How to avoid investing in distressed stocks

Thursday, Nov 10 2011 by
How to avoid investing in distressed stocks

Business distress and bankruptcy can spell disappointment or even disaster for investors – and at a time of economic uncertainty, making that critical call between risk and reward is an increasingly challenging prospect. In the current environment investors ought to be scrutinising the financial health of their portfolio stocks and applying extra due diligence when it comes to new investments – but how? One excellent starting point is applying one of the longest running and best tested bankruptcy screening tools available to investors – the Altman Z-Score

Attempting to figure out which stocks are at risk of failure is nothing new in investment circles. However, getting to grips with the subject of quoted company failure is difficult because for every headline-grabbing disaster there are a number of others companies – often at the smaller end of the market – that simply fade away, leaving only the investors involved feeling battered and bruised. A classic example was the administration of stricken healthcare recruitment business Pinnacle Staffing Group this summer, which marked the sorry end to five years of underachievement and investor frustration. Back in September 2006, investors were given the option to buy in to the promising recruitment spin-out from health and social care services group Nestor Healthcare. It culminated in perpetual losses and Pinnacle’s remaining assets ultimately being sold off for just £17,000. Meanwhile, investors that stuck with Nestor did rather better when that company was sold earlier this year to private equity-backed Saga for £124 million. Financial distress or insolvency drove twenty-two companies to delist from the Alternative Investment Market during the first half of 2011, according to accountancy group UHY Hacker Young, although the figure dropped dramatically to just three companies in the third quarter – F.T.S.- Formula Telecom Solutions, Pinnacle Staffing and Agua Terra. Despite signs of improvement, industry-watchers are broadly agreed that economic conditions remain brutal and uncertain and that investors should be acting with care.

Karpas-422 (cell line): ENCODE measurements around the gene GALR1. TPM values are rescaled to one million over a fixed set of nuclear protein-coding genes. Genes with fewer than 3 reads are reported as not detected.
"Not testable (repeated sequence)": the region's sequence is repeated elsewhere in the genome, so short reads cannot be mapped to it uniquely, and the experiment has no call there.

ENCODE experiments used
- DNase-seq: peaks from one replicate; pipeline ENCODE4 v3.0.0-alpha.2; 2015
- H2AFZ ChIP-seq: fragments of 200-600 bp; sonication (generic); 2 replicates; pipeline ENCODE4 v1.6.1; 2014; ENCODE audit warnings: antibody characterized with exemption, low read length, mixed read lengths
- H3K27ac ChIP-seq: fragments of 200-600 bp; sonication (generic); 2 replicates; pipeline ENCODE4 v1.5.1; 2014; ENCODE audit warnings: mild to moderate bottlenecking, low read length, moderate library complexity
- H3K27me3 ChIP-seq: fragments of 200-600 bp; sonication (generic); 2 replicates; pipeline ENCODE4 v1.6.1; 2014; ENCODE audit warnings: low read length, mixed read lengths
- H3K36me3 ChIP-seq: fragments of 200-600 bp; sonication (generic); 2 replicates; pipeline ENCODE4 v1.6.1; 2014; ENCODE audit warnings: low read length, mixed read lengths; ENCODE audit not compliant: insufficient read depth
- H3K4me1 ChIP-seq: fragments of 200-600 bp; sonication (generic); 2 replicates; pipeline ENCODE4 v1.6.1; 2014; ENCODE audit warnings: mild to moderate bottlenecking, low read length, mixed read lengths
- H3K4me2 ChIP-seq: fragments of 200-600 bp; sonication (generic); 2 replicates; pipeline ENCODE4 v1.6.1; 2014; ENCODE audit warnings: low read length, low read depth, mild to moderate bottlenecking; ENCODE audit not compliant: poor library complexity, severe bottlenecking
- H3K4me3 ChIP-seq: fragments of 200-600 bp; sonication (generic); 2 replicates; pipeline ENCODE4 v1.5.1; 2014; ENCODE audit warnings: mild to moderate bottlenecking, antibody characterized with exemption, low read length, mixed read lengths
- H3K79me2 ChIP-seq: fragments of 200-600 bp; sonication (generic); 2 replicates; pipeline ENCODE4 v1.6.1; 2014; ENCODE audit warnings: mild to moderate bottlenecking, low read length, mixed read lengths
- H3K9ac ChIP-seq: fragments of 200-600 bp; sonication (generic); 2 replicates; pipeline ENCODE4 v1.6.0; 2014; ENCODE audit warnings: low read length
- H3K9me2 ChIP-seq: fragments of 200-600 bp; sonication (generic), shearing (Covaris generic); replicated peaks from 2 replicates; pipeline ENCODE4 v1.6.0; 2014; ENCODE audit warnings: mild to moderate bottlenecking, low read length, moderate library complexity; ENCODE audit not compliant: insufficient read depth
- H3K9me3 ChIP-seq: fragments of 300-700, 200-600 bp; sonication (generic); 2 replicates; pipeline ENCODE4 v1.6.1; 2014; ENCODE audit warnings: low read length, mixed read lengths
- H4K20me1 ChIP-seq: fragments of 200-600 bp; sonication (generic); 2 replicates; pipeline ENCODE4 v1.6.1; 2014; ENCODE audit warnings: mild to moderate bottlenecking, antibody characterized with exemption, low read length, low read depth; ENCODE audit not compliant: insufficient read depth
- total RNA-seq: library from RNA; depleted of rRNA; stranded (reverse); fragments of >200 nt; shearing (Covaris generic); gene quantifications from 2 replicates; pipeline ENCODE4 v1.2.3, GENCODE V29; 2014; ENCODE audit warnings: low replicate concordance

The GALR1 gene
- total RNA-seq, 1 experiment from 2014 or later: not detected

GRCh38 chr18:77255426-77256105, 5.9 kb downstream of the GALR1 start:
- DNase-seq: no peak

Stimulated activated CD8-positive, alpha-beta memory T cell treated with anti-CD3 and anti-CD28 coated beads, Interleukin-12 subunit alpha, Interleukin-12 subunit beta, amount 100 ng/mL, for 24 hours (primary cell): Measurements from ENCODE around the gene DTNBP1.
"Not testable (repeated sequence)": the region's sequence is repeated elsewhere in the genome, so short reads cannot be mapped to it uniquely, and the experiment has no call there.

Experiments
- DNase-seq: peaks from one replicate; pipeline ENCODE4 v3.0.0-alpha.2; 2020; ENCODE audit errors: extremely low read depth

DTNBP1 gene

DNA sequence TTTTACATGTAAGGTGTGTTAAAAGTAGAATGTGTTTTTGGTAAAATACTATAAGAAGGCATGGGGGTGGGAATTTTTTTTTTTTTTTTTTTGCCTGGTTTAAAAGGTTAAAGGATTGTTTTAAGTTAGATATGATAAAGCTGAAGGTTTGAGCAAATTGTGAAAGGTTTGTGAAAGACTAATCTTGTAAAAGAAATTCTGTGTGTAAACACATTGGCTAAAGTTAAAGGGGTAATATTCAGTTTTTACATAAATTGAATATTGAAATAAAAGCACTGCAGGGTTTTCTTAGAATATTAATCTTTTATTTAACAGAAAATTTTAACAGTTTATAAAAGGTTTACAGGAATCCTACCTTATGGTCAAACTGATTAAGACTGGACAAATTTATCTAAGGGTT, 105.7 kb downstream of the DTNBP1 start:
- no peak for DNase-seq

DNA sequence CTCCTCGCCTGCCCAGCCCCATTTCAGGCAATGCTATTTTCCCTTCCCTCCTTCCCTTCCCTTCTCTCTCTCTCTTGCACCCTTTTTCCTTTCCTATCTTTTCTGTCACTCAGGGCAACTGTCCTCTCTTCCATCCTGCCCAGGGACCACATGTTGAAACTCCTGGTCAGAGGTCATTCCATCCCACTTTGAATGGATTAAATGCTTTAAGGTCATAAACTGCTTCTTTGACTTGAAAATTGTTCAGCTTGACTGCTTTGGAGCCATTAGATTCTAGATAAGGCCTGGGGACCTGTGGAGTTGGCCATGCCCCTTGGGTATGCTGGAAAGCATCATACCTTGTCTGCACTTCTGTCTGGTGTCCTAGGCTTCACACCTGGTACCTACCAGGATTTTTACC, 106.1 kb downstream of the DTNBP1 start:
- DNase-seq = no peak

So how does an investor spot a company that might go under? The Altman Z-Score has been a part of the investor toolkit for more than 40 years but is not as well-known as it should be. It was developed by New York University finance professor, Edward I. Altman, who used a combination of five weighted business ratios to estimate the likelihood of financial distress. It was initially created to test the…